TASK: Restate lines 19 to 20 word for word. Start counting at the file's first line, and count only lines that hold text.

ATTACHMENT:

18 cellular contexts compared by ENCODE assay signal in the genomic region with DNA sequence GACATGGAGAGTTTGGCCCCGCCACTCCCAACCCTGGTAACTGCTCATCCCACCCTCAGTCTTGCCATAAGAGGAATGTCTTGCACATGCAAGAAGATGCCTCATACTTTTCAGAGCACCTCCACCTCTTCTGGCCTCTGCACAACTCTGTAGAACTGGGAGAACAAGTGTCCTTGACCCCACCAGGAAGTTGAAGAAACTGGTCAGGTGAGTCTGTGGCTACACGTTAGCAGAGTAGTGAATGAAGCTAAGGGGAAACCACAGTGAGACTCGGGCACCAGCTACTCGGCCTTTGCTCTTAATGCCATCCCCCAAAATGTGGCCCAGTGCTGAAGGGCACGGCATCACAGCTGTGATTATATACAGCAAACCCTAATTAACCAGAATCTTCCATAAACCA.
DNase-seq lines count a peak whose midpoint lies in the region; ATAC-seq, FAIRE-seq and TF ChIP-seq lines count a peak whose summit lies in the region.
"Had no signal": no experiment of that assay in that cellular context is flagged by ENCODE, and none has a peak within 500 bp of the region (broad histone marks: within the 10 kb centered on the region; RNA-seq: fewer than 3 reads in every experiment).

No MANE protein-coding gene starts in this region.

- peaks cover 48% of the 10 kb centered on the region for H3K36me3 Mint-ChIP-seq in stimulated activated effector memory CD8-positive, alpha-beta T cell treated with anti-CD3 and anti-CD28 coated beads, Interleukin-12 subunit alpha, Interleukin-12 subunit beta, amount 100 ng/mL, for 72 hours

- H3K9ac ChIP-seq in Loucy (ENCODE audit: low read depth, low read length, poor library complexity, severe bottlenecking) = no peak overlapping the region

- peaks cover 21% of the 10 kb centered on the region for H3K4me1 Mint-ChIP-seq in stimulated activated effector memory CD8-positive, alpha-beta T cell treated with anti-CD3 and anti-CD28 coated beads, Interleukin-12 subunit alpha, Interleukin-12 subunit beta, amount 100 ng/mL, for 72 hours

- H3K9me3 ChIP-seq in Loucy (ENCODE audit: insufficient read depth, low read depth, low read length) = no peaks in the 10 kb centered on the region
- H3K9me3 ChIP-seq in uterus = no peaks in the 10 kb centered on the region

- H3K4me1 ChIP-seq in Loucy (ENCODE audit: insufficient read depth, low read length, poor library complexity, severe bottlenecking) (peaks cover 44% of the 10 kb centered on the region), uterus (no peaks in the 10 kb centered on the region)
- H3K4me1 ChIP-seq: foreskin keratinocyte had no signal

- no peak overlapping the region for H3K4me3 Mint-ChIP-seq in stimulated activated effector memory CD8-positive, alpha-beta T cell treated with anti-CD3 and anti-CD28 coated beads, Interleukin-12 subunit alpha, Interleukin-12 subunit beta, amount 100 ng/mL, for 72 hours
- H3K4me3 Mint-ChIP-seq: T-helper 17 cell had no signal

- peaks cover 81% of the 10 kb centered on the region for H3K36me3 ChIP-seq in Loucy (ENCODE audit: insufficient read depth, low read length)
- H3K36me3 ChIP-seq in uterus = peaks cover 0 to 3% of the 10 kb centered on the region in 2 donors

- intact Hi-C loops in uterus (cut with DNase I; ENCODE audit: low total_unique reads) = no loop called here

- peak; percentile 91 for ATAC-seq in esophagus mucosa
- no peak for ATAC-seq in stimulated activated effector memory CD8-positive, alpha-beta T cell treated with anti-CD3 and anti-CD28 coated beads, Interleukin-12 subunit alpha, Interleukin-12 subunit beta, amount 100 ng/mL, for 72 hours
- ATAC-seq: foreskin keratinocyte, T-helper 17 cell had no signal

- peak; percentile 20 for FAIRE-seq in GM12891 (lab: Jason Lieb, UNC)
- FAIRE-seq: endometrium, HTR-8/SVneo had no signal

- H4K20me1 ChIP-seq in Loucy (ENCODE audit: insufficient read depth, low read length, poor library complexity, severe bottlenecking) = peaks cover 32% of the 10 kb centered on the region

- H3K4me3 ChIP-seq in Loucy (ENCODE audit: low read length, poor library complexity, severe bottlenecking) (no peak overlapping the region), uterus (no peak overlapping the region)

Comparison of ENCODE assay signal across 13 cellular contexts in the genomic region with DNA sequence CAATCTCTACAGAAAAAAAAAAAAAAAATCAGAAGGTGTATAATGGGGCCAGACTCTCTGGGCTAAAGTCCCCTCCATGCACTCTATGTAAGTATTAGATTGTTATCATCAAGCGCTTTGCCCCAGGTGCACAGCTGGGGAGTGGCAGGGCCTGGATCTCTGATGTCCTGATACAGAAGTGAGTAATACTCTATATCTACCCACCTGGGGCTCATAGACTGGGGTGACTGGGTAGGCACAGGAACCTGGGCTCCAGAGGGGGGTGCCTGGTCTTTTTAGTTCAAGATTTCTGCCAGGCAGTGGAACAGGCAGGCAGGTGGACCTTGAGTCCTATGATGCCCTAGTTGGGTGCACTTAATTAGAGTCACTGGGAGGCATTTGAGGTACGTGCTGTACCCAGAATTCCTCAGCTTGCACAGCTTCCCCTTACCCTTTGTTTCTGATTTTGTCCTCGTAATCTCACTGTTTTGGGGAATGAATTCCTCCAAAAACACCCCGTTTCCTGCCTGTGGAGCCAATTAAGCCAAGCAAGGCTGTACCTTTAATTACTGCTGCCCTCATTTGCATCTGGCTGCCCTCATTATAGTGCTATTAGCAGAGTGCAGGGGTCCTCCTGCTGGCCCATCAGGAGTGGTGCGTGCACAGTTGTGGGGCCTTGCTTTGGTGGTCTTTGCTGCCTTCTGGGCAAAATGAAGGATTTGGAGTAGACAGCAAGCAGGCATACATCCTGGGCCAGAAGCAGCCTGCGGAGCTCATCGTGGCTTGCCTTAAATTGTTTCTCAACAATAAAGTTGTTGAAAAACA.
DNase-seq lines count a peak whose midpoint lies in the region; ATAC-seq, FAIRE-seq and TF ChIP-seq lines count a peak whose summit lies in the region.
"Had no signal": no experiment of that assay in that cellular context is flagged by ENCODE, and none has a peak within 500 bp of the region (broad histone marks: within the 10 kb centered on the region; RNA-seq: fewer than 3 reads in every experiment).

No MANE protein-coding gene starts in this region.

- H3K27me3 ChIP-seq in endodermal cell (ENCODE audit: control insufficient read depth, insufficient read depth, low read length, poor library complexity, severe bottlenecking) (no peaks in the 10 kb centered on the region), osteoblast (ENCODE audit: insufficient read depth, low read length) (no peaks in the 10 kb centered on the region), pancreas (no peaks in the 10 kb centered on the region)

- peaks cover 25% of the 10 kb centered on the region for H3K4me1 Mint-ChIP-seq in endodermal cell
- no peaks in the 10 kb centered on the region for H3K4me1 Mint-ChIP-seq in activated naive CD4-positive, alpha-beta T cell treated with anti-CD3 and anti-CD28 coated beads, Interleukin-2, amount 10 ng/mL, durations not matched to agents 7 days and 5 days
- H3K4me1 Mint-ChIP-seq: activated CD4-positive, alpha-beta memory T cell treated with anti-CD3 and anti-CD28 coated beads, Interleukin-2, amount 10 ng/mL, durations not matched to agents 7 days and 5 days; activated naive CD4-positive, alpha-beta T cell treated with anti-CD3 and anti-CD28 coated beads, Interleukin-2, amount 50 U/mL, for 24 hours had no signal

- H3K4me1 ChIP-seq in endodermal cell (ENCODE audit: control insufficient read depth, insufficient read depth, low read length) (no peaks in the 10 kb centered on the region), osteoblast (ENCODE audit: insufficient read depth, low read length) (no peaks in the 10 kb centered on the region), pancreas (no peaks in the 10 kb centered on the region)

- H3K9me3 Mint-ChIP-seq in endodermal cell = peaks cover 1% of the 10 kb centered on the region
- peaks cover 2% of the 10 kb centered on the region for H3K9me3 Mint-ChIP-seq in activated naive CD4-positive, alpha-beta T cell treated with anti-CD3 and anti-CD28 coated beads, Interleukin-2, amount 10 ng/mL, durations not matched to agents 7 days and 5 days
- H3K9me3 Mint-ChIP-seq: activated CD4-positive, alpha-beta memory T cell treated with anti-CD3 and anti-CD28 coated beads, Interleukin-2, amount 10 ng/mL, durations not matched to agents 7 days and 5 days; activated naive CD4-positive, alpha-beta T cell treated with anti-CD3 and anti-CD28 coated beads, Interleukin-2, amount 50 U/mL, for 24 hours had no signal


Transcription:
- ATAC-seq: foreskin keratinocyte, T-helper 17 cell had no signal

- peak; percentile 20 for FAIRE-seq in GM12891 (lab: Jason Lieb, UNC)